After losing his vision as a child, David Brown discovered a speed that’s taking him all the way to Rio.
Kansas City native David Brown remembers what it was like to lose his sight. At 15 months old he was diagnosed with Kawasaki’s Disease, which led to glaucoma. A surgery at the age of 3 left him unable to see out of his left eye, and at 6 he began to gradually lose what remained of his vision.
“It was very difficult on me, just the fact of one moment I’m able to see at the age of six, and the next thing I know, I’m not able to see as well as I could the day before, sometimes even the hour before,” Brown says.
By 13, he reached his current point of low sight. He can make out only light, colors, shapes and shadows, but that hasn’t stopped him from becoming a world-class athlete. This summer, Brown will compete in his second Paralympics Games Sept. 7-18, journeying to Rio de Janeiro, Brazil, where the 23-year-old will race in the 100-, 200- and 400-meter dashes.
Long before he earned the title of the world’s fastest totally blind sprinter, Brown was a student at the Children’s Center for the Visually Impaired. In fact, it was during CCVI’s annual Trolley Run that the future Paralympian first ran competitively.
“I was about five years old and I raced in the Trolley Run for the first time,” he says. “I got first in the category of 5 and 6 year olds—well, actually I got second. That’s when I kind of realized ‘I got some speed on me!’
“I slipped on mud—that’s why I lost,” he adds, laughing. “Blame it on the mud.”
Later, as his vision deteriorated and he could no longer safely play basketball, his favorite sport, Brown started challenging kids to races on the playground because he knew he could win.
It wasn’t until Brown transferred to the Missouri School for the Blind in St. Louis that he was introduced to more formal racing. A coach quickly recognized his talent and signed him up for the United States Association of Blind Athletes.
He competed in his first meet at 12 years old, but while he clearly had natural talent, running wasn’t always Brown’s focus. He preferred wrestling and goalball, a team sport for blind athletes. That changed when he was selected as one of 25 athletes flown to Beijing to experience the 2008 Paralympics. Then 15-year-old Brown realized that was where he could be in a few years if he stuck with sprinting, and a dream of winning at the games took root.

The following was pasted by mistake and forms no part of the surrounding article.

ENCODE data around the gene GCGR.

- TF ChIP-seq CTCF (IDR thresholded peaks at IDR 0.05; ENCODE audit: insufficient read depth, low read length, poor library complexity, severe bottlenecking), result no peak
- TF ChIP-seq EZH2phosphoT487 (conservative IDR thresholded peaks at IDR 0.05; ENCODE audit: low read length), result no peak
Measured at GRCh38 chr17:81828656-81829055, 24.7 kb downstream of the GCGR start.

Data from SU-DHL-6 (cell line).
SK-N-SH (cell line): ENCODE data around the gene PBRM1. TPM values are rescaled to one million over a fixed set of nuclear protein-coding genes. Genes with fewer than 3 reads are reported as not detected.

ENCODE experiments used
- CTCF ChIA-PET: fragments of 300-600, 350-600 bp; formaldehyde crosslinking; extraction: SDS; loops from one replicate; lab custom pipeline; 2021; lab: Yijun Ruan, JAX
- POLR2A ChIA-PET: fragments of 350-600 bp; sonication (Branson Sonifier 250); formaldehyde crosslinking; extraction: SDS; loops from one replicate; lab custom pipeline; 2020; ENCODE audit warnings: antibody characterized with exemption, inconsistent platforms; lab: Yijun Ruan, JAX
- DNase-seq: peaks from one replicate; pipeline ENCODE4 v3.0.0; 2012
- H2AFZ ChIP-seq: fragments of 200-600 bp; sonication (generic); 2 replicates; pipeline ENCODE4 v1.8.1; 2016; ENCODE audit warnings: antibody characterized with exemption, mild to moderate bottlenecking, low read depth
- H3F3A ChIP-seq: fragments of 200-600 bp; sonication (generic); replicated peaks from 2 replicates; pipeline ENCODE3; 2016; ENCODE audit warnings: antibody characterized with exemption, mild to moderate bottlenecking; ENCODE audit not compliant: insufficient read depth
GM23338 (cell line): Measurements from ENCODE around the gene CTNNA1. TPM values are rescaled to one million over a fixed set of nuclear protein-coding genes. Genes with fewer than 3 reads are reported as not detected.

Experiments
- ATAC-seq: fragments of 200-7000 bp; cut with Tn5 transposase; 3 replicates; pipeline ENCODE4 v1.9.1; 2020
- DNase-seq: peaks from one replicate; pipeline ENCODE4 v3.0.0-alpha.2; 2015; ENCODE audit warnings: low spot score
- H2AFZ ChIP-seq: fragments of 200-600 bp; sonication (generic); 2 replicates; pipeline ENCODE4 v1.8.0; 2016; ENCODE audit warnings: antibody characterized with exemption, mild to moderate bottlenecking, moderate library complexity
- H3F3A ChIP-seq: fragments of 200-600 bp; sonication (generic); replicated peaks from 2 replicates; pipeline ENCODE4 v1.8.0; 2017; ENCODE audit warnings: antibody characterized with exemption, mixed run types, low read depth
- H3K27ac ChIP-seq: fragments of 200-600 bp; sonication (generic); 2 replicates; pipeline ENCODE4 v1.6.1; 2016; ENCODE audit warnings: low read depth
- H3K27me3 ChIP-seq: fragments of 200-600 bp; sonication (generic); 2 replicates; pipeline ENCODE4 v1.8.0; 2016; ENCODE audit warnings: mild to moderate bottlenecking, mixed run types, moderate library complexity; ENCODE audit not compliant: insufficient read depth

There are three different classifications for visually impaired track and field athletes in the games. Brown competes in the T11 class, which contains those with the poorest vision. Runners wear eyeshades to eliminate light perception and even the playing field. They also race tethered to a guide.
Brown has two guides. One is close to his height, and they are just three inches apart; his other guide is taller, so they have 4-5 inches of distances between them to accommodate the difference. In both cases, the tether loops around each man’s fingertips to link them. The rest is a matter of practicing and getting in rhythm together.
“We’ll run just in sync, in perfect step,” Brown says. “If you were to look on the side of us, it looks like one person running.”
Brown trains with his guides six days a week. He lives and trains at the U.S. Olympic Training Center in Chula Vista, California, and for him, getting race ready is a full-time job that takes up 8 hours a day, if not more. He’s on the track for at least 2-and-a-half or 3 hours in the morning, then his schedule varies based on the stage of the season.
Four years ago, he was selected for the London Paralympic team, but he didn’t medal. This time around, the odds are in his favor. Brown is currently the defending world champion in the 100-meter dash and has spent the time since London developing both as a runner and as a mental competitor.
Part of getting in the right mindset comes down to simply loving running.
“This is not just something that I do, this is part of who I am,” he says. “I love track. I love every little bit of it—the pain that it brings, the speed that I build as fast as I’m going. I tell people, ‘I am track. I am what I do.’ I love doing it. That’s one thing that helps motivates me to get up and be like, “OK, let’s go do this.’”
Despite his impressive accomplishments, Brown insists, “I’m nobody special.” But he knows he’s also proving “blind people can go as fast, if not faster, than sighted people and inspiring other blind people to see, ‘Hey, if he can go this fast, maybe I can too.’”
He adds, “There’s no limit to what you can do. Your only limit is what’s in your head.”
As for him? “I like to say I’m limitless—I set no limits, no boundaries for myself. I’m shooting for beyond the stars.”